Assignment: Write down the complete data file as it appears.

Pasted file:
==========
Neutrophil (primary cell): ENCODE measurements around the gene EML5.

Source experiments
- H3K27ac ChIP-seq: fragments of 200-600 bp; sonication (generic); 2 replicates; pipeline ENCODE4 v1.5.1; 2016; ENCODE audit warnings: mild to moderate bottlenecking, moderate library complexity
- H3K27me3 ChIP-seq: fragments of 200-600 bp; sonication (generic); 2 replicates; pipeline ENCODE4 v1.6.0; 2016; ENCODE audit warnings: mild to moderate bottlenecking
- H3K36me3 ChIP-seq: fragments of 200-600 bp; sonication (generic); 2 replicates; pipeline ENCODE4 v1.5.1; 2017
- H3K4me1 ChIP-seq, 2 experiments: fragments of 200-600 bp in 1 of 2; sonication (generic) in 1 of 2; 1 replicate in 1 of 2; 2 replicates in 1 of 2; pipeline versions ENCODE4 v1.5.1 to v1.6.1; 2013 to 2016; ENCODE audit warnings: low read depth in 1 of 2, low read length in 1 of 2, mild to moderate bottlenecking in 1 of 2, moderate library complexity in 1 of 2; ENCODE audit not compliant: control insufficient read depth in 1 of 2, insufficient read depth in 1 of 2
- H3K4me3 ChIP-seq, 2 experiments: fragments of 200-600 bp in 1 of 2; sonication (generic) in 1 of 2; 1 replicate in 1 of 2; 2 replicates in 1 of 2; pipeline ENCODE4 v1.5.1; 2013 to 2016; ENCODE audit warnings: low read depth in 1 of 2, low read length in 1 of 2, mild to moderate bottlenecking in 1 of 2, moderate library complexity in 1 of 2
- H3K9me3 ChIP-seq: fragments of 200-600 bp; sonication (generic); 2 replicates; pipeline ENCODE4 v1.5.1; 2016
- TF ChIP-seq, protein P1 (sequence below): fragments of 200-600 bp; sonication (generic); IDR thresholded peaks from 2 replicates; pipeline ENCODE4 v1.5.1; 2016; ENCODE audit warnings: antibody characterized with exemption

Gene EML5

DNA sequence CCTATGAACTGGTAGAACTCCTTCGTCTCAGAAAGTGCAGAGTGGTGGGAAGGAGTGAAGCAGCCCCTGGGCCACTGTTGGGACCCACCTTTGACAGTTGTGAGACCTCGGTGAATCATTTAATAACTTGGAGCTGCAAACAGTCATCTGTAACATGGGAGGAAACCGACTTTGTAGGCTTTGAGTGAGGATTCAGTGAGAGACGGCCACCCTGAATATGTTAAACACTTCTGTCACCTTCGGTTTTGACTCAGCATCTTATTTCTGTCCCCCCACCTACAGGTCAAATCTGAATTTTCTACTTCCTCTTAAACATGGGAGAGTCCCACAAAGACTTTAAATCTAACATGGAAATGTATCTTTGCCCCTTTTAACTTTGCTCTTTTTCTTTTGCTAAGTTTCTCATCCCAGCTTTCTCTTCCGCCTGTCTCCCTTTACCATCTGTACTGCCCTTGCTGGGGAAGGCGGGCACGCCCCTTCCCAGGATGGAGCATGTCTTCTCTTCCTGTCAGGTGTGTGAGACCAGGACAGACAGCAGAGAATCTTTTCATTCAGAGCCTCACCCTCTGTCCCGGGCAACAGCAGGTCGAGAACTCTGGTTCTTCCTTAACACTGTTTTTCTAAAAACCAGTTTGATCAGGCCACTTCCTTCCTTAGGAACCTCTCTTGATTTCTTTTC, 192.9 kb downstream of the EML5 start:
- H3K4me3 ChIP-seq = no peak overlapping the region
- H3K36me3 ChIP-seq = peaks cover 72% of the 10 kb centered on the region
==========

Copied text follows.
Neutrophil (primary cell): ENCODE measurements around the gene EML5.

Source experiments
- H3K27ac ChIP-seq: fragments of 200-600 bp; sonication (generic); 2 replicates; pipeline ENCODE4 v1.5.1; 2016; ENCODE audit warnings: mild to moderate bottlenecking, moderate library complexity
- H3K27me3 ChIP-seq: fragments of 200-600 bp; sonication (generic); 2 replicates; pipeline ENCODE4 v1.6.0; 2016; ENCODE audit warnings: mild to moderate bottlenecking
- H3K36me3 ChIP-seq: fragments of 200-600 bp; sonication (generic); 2 replicates; pipeline ENCODE4 v1.5.1; 2017
- H3K4me1 ChIP-seq, 2 experiments: fragments of 200-600 bp in 1 of 2; sonication (generic) in 1 of 2; 1 replicate in 1 of 2; 2 replicates in 1 of 2; pipeline versions ENCODE4 v1.5.1 to v1.6.1; 2013 to 2016; ENCODE audit warnings: low read depth in 1 of 2, low read length in 1 of 2, mild to moderate bottlenecking in 1 of 2, moderate library complexity in 1 of 2; ENCODE audit not compliant: control insufficient read depth in 1 of 2, insufficient read depth in 1 of 2
- H3K4me3 ChIP-seq, 2 experiments: fragments of 200-600 bp in 1 of 2; sonication (generic) in 1 of 2; 1 replicate in 1 of 2; 2 replicates in 1 of 2; pipeline ENCODE4 v1.5.1; 2013 to 2016; ENCODE audit warnings: low read depth in 1 of 2, low read length in 1 of 2, mild to moderate bottlenecking in 1 of 2, moderate library complexity in 1 of 2
- H3K9me3 ChIP-seq: fragments of 200-600 bp; sonication (generic); 2 replicates; pipeline ENCODE4 v1.5.1; 2016
- TF ChIP-seq, protein P1 (sequence below): fragments of 200-600 bp; sonication (generic); IDR thresholded peaks from 2 replicates; pipeline ENCODE4 v1.5.1; 2016; ENCODE audit warnings: antibody characterized with exemption

Gene EML5

DNA sequence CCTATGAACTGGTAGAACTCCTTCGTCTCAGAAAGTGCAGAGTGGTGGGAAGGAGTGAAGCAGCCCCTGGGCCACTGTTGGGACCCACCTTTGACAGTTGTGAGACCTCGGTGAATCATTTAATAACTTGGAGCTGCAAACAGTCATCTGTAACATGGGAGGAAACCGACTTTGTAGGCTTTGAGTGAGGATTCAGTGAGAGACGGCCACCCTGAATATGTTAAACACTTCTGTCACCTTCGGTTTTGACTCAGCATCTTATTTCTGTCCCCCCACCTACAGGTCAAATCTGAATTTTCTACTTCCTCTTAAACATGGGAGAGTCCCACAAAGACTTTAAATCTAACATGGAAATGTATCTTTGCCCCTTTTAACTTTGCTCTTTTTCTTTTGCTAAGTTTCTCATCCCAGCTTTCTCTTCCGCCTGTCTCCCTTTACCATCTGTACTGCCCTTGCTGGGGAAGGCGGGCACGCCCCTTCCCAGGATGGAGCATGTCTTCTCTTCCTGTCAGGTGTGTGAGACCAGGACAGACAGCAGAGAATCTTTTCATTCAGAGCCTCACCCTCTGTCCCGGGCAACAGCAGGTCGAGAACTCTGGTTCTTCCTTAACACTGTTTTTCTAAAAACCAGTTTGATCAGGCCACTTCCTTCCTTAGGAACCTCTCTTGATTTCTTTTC, 192.9 kb downstream of the EML5 start:
- H3K4me3 ChIP-seq = no peak overlapping the region
- H3K36me3 ChIP-seq = peaks cover 72% of the 10 kb centered on the region